Yellowstriped armyworm

Spodoptera ornithogalli

Distribution. The yellowstriped armyworm, Spodoptera ornithogalli (Guenée), is common in the eastern United States as far west as the Rocky Mountains, and occurs in southern Canada. However, it also is reported from southwestern states, including California. The distribution of this native insect includes Mexico, Central and South America, and many Caribbean islands. As a pest, however, its occurrence is limited principally to the southeastern states. A very similar species, western yellowstriped armyworm, Spodoptera praefica (Grote), is known only from the western states, principally California and Oregon. In California, Spodoptera praefica is much more important than Spodoptera ornithogalli.
Life Cycle and Description:
There apparently are three to four generations annually, with broods of adults present in March to May, May to June, July to August, and August to November. Some of the latter brood of yellowstriped overwinter as pupae rather than emerging as adults. Although eggs, larvae and adults of yellowstriped armyworm may be present in autumn or early winter they cannot withstand cold weather, and perish. Development time, from egg to adult, is about 40 days.
Eggs: The eggs are greenish to pinkish brown in color and bear 45 to 58 small ridges. In shape, the egg is a slightly flattened sphere, measuring 0.46 to 0.52 mm in diameter and 0.38 to 0.40 mm in height. Females typically deposit clusters of 200 to 500 eggs, usually on the underside of leaves. Total fecundity was determined to be over 3000 eggs under laboratory conditions. The eggs are covered with scales from the body of the adults. Duration of the egg stage is three to five days at warm temperatures.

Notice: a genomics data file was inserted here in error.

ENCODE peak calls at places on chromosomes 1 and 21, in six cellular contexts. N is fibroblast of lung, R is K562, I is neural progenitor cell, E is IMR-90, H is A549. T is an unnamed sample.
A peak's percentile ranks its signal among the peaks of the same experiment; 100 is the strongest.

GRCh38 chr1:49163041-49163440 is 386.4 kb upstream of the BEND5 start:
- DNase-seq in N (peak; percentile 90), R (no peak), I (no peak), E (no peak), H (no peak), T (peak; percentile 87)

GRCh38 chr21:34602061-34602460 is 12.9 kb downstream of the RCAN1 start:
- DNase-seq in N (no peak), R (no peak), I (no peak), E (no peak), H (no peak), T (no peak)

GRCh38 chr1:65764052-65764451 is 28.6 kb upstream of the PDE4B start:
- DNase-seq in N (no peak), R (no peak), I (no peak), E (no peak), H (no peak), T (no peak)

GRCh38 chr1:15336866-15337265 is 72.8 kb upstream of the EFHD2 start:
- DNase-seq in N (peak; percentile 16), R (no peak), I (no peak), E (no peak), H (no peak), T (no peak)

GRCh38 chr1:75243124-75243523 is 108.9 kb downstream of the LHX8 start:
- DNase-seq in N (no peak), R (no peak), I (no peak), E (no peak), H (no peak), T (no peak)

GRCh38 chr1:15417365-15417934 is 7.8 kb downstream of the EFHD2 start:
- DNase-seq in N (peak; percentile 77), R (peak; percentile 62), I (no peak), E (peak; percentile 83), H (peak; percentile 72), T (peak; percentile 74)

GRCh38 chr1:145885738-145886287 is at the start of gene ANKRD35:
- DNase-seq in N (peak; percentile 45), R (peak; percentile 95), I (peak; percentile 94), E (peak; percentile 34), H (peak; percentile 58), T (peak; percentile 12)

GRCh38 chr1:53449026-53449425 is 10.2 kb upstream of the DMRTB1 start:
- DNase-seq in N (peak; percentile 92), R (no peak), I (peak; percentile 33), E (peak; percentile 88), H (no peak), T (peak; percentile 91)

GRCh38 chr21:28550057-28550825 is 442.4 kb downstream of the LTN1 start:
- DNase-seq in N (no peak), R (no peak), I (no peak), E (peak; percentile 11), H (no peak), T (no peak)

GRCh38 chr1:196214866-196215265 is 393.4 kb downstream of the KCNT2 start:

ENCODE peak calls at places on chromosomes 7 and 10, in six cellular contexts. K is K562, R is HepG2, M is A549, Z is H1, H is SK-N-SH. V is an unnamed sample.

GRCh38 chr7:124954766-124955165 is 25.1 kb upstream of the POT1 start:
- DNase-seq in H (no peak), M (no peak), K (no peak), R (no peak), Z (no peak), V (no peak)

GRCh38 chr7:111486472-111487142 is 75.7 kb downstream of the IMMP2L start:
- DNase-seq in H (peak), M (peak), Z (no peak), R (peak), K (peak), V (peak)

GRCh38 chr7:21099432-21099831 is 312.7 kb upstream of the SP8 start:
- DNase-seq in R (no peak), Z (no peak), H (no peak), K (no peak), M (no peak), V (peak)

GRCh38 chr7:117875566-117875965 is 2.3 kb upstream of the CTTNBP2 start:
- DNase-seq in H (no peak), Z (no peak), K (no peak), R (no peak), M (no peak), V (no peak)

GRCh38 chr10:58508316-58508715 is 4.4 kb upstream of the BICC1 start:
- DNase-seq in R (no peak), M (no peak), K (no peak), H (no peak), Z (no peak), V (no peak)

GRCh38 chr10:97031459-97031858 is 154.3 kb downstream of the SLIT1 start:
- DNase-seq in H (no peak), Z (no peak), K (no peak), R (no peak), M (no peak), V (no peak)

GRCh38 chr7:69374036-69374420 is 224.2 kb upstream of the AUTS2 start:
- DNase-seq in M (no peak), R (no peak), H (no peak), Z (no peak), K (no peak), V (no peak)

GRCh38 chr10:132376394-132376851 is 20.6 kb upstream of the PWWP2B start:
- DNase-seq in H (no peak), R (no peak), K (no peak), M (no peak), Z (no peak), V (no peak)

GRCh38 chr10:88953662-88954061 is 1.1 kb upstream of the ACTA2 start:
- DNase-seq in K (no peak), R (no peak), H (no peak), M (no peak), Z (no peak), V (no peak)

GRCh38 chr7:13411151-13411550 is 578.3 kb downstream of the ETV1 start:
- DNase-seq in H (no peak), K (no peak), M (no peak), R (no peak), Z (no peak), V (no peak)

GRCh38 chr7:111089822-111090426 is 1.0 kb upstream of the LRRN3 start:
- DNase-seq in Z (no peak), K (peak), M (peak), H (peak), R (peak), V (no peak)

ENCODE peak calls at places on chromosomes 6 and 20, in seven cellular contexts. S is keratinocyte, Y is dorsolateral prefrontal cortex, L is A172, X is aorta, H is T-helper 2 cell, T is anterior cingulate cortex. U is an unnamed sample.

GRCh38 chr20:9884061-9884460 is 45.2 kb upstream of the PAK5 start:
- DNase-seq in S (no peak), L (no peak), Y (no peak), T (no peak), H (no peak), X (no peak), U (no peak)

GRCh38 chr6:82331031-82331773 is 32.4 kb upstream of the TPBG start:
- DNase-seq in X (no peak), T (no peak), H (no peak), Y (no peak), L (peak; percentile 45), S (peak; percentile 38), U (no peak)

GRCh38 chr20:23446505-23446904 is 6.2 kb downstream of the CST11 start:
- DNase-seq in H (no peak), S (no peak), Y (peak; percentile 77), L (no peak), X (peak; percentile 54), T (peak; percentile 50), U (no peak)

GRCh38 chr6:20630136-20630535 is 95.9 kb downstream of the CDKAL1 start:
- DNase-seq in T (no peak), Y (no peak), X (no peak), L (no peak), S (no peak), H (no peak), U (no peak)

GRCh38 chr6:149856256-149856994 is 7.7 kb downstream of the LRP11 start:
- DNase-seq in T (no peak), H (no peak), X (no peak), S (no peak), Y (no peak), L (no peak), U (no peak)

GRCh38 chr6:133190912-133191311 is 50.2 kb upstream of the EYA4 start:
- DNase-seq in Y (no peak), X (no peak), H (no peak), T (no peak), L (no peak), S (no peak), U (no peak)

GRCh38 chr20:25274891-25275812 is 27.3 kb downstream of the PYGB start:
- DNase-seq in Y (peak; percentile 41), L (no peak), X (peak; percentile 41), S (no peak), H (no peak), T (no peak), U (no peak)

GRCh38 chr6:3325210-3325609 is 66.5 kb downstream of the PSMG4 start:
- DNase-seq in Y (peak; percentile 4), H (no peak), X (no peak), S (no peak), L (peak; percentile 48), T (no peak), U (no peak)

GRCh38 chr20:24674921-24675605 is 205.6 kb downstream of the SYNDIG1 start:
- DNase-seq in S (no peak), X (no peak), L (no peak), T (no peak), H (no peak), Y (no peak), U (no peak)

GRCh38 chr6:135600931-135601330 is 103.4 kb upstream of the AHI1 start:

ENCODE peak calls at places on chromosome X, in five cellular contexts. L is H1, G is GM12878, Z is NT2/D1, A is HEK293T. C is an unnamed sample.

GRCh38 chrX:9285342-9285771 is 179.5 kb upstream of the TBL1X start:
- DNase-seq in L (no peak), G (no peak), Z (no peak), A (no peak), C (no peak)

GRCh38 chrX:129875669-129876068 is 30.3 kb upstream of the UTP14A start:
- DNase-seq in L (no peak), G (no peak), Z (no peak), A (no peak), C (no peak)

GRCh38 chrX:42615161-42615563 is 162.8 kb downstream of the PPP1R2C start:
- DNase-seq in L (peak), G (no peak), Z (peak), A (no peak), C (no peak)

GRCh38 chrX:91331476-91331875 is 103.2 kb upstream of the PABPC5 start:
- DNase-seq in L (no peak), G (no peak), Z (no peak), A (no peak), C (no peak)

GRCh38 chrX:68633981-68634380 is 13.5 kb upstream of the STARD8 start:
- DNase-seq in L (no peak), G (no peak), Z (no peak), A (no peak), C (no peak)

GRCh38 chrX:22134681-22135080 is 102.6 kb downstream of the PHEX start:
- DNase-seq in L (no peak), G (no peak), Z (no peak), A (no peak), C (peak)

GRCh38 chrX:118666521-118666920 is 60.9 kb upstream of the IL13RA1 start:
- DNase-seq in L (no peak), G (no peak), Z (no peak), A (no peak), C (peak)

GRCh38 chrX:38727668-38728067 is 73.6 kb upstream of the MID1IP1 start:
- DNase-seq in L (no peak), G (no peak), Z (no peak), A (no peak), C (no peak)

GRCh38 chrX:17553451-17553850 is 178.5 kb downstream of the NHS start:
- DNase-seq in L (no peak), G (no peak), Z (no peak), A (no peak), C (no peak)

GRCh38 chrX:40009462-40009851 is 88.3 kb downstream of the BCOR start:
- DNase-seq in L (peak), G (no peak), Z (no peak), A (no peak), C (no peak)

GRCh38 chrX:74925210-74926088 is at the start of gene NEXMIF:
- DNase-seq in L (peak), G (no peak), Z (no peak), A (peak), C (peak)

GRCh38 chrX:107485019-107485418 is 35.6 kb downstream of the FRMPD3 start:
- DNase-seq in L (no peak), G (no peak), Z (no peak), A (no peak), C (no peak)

Larvae: Larvae initially are gregarious in behavior, but as they mature they disperse, sometimes spinning strands of silk upon which they are blown by the wind. There usually are six instars, although seven instars have been reported. Head capsule widths are about 0.28, 0.45, 0.8-1.0, 1.4-1.6, 2.0- 2.2, and 2.8-3.0 mm, respectively, for instars one through 6. The larva grows from about 2.0 to 35 mm in length over the course of development. Coloration is variable, but mature larvae tend to bear a broad brownish band dorsally, with a faint white line at the center. More pronounced are black triangular markings along each side, with a distinct yellow or white line below. A dark line runs laterally through the area of the spiracles, and below this is a pink or orange band.
Dark subdorsal spots are found on the mesothorax of yellowstriped armyworm, and the triangular shape of these spots aids in distinguishing this insect from sweetpotato armyworm, Spodoptera dolichos, and velvet armyworm, Spodoptera latifascia, in eastern states. The head is brown but has extensive blackish markings. Duration of the larval stage is 14 to 20 days, with the first three instars requiring about two days each and the last three instars requiring about three days each.
Pupae: Larvae pupate in the soil within a cell containing a thin lining of silk. The reddish brown pupa measures about 18 mm in length. Duration of the pupal stage is nine to 22 days, normally averaging 12 to 18 days.
Adults: The moths measure 34 to 41 mm in wing span. The front wings are brownish gray with a complicated pattern of light and dark markings. Irregular whitish bands normally occur diagonally near the center of the wings, with additional white coloration distally near the margin. The hind wings are opalescent white, with a narrow brown margin. Under laboratory conditions average longevity of adults is 17 days, with most egg production completed by the tenth day.

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